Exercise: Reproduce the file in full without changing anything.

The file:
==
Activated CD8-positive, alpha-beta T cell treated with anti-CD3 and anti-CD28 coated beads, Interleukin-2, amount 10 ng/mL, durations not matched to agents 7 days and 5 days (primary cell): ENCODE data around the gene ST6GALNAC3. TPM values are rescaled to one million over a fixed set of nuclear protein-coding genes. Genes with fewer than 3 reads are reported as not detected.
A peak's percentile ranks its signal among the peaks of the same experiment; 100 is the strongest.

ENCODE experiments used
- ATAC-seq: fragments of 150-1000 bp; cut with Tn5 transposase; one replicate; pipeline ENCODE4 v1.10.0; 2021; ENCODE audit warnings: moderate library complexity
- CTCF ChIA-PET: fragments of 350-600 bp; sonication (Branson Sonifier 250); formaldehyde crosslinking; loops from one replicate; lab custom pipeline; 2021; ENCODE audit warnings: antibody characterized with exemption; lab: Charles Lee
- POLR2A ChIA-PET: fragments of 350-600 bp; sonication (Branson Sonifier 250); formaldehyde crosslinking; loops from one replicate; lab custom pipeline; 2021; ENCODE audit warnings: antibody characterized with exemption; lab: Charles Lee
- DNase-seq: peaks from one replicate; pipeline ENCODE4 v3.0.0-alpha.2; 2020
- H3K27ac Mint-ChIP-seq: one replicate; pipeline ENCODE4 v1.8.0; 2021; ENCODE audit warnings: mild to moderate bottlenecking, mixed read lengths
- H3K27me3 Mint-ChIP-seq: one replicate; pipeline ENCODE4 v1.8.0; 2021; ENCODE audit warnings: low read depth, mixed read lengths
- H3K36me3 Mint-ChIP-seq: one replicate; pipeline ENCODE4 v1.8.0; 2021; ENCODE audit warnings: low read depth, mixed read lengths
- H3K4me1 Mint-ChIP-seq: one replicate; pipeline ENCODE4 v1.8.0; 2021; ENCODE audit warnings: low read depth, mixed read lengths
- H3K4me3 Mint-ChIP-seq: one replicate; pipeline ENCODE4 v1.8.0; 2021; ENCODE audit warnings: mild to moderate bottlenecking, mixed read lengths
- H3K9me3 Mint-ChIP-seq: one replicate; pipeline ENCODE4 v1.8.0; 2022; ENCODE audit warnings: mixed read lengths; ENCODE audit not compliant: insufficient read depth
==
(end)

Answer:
Activated CD8-positive, alpha-beta T cell treated with anti-CD3 and anti-CD28 coated beads, Interleukin-2, amount 10 ng/mL, durations not matched to agents 7 days and 5 days (primary cell): ENCODE data around the gene ST6GALNAC3. TPM values are rescaled to one million over a fixed set of nuclear protein-coding genes. Genes with fewer than 3 reads are reported as not detected.
A peak's percentile ranks its signal among the peaks of the same experiment; 100 is the strongest.

ENCODE experiments used
- ATAC-seq: fragments of 150-1000 bp; cut with Tn5 transposase; one replicate; pipeline ENCODE4 v1.10.0; 2021; ENCODE audit warnings: moderate library complexity
- CTCF ChIA-PET: fragments of 350-600 bp; sonication (Branson Sonifier 250); formaldehyde crosslinking; loops from one replicate; lab custom pipeline; 2021; ENCODE audit warnings: antibody characterized with exemption; lab: Charles Lee
- POLR2A ChIA-PET: fragments of 350-600 bp; sonication (Branson Sonifier 250); formaldehyde crosslinking; loops from one replicate; lab custom pipeline; 2021; ENCODE audit warnings: antibody characterized with exemption; lab: Charles Lee
- DNase-seq: peaks from one replicate; pipeline ENCODE4 v3.0.0-alpha.2; 2020
- H3K27ac Mint-ChIP-seq: one replicate; pipeline ENCODE4 v1.8.0; 2021; ENCODE audit warnings: mild to moderate bottlenecking, mixed read lengths
- H3K27me3 Mint-ChIP-seq: one replicate; pipeline ENCODE4 v1.8.0; 2021; ENCODE audit warnings: low read depth, mixed read lengths
- H3K36me3 Mint-ChIP-seq: one replicate; pipeline ENCODE4 v1.8.0; 2021; ENCODE audit warnings: low read depth, mixed read lengths
- H3K4me1 Mint-ChIP-seq: one replicate; pipeline ENCODE4 v1.8.0; 2021; ENCODE audit warnings: low read depth, mixed read lengths
- H3K4me3 Mint-ChIP-seq: one replicate; pipeline ENCODE4 v1.8.0; 2021; ENCODE audit warnings: mild to moderate bottlenecking, mixed read lengths
- H3K9me3 Mint-ChIP-seq: one replicate; pipeline ENCODE4 v1.8.0; 2022; ENCODE audit warnings: mixed read lengths; ENCODE audit not compliant: insufficient read depth